The Italian Almanac
Italian News - July 13
The famed Italian Baroque 'castrato' singer Farinelli has been dug up again so experts can try to find out what made these vanished virtuosi so special. Scientists from Bologna's Farinelli Centre and the universities of Bologna, Pisa, Florence and York - including renowned bio-engineer David Howard - began looking at the first parts of Farinelli on Wednesday. So far jaw bones, bits of his skull and badly decayed parts of his lower limbs have come up from the Bologna grave.
As well as trying to figure out the sound castrati could have made - the only known recording reportedly sounds like "Pavarotti on helium" - the teams will be trying to see whether castrati had normal bodies or grew out of proportion, becoming over-tall and developing abnormally large chests and breasts.
The only known painting of Carlo Broschi aka Farinelli (1705-1782) shows him as a handsome if somewhat plump figure, more virile than camp. But some suspect Farinelli commissioned the portrait to show him not as he really was but as he wished to be.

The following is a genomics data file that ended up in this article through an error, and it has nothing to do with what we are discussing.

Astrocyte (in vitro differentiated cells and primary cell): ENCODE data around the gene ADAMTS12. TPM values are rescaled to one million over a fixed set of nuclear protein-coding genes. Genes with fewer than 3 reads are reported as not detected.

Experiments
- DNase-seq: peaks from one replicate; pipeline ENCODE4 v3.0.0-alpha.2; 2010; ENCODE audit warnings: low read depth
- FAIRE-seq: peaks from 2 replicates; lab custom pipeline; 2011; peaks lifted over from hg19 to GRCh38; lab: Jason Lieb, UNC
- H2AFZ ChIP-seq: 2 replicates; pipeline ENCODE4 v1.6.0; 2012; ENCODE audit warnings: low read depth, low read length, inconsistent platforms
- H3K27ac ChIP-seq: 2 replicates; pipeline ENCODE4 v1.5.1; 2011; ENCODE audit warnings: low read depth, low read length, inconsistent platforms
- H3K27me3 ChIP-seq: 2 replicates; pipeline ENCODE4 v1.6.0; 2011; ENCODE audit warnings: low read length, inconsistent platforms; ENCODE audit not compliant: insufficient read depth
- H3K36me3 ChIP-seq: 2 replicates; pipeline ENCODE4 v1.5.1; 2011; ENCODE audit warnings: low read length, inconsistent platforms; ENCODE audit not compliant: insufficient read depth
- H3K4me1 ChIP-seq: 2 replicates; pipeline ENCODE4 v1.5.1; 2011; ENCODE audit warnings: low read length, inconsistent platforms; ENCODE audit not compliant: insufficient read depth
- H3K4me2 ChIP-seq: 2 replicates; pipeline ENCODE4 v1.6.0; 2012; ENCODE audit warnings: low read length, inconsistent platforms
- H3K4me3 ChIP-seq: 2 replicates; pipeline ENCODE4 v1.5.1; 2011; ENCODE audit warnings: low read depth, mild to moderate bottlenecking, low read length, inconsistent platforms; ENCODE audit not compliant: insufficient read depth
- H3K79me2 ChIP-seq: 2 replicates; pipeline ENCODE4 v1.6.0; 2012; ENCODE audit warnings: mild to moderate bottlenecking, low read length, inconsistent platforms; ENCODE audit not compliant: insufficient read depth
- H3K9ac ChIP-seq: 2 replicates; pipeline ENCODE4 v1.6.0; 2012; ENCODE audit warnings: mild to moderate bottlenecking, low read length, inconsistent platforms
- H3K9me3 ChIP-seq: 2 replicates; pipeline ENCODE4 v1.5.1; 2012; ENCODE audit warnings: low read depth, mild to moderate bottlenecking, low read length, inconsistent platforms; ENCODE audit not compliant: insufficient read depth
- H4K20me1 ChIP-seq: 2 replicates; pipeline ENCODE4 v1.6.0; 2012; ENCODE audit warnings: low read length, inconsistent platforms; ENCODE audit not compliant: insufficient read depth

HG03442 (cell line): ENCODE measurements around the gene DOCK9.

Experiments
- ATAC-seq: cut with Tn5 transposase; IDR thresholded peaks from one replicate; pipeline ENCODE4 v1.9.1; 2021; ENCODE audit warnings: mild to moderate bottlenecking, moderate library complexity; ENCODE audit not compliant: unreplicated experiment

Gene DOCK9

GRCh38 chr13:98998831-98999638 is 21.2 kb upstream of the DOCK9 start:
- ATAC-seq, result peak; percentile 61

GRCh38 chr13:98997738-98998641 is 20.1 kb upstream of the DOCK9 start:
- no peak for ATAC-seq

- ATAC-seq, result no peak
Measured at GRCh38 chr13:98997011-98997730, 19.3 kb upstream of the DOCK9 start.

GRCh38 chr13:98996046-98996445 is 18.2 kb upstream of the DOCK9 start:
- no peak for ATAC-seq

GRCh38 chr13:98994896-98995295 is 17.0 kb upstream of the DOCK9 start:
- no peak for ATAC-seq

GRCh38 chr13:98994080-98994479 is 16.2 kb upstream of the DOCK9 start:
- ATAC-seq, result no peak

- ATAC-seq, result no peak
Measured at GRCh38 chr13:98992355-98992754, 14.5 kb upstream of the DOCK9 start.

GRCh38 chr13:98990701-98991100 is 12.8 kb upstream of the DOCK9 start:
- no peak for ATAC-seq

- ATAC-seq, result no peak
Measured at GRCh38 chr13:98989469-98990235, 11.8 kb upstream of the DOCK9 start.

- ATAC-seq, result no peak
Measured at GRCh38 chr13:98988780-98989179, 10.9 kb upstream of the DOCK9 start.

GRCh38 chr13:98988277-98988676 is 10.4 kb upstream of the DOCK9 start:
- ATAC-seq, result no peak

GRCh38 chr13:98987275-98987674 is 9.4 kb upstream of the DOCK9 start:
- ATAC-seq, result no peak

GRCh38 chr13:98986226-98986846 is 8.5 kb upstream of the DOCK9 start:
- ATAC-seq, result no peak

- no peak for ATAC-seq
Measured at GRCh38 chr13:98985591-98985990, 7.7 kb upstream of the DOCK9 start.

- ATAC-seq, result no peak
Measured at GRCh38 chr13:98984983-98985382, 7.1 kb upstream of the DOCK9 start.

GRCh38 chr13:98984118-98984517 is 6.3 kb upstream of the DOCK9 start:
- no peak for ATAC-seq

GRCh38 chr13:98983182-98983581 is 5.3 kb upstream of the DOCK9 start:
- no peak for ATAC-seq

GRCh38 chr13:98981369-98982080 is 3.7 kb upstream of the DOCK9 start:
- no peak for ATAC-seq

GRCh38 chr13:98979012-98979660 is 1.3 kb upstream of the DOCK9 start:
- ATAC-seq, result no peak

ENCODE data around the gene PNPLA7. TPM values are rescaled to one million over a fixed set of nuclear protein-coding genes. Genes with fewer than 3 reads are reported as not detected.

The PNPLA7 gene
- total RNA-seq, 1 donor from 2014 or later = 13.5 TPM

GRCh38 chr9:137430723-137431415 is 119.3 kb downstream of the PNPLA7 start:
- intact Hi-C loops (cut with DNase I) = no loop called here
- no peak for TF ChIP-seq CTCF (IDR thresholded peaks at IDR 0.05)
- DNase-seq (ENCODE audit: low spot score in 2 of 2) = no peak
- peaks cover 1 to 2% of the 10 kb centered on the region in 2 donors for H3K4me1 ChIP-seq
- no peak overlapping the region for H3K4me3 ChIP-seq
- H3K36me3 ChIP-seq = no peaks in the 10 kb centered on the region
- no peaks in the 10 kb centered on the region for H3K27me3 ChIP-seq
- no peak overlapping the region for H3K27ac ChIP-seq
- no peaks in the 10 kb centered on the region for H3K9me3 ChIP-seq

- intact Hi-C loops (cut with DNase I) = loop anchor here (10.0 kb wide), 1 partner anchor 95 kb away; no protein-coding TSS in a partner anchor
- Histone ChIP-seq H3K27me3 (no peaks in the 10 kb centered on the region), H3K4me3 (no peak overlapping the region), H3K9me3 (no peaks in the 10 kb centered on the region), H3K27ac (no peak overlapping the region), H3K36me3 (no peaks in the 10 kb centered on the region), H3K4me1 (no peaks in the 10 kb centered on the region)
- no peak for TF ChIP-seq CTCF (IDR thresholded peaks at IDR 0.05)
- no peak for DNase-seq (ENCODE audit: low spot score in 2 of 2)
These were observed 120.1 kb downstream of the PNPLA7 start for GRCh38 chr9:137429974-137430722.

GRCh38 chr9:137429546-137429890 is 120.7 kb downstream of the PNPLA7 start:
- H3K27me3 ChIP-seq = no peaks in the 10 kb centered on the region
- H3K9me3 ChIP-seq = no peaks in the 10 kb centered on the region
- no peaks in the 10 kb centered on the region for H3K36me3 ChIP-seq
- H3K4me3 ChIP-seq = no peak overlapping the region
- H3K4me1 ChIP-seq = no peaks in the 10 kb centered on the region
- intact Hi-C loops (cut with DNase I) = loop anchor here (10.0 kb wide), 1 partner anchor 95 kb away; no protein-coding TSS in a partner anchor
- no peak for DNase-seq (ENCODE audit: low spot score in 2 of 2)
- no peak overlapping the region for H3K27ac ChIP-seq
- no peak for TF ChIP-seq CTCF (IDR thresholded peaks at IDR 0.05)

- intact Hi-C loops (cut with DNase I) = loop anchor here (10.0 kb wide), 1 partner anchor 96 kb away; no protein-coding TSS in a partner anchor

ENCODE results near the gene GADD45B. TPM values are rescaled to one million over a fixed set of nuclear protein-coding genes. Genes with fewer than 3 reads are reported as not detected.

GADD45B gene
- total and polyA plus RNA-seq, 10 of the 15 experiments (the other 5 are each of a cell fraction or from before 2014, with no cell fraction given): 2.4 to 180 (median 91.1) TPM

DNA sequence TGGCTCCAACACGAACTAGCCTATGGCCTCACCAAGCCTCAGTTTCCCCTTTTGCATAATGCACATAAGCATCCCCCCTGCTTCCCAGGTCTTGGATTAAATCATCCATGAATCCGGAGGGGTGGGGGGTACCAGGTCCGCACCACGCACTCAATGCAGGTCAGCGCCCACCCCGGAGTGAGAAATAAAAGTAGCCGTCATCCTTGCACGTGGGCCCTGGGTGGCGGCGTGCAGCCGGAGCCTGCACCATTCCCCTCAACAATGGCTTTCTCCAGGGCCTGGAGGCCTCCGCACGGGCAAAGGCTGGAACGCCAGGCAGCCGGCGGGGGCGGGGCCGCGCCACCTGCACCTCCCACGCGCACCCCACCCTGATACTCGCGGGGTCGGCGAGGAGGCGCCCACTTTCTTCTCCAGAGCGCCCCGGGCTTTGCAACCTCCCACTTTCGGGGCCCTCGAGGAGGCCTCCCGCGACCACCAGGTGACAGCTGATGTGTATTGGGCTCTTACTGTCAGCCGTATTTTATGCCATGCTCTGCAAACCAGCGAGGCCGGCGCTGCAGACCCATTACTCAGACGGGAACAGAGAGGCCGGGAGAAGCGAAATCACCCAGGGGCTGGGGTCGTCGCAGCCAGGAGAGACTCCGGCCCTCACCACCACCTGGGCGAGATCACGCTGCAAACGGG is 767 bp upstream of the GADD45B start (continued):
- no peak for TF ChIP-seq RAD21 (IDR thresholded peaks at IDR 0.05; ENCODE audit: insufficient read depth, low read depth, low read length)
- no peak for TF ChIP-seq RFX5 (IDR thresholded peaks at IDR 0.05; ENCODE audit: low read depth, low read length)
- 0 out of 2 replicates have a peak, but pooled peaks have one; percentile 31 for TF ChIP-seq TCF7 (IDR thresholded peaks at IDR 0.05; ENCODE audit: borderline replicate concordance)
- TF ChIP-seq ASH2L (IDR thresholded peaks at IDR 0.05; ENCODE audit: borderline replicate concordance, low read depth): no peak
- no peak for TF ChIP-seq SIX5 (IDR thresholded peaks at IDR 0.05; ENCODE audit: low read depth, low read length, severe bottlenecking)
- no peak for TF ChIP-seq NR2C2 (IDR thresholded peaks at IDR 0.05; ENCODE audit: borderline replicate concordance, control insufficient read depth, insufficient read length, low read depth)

As for his remarkable singing voice - able to scale more than three and a half octaves, some evidence of the physical machinery that produced it "should come from the softer parts of the mouth, if they're still there," said Bologna University's Maria Giovanna Belcastro. "But even if they have been destroyed, we should be able to get some idea of what made castrati tick from the size of the chest cavity. That should have been preserved".
Called "the divine Farinelli" by contemporaries, Broschi became famous throughout Europe, and travelled extensively, from his home town Naples to London. The project aims to put together a post-mortem identikit of the legendary singer over the next year.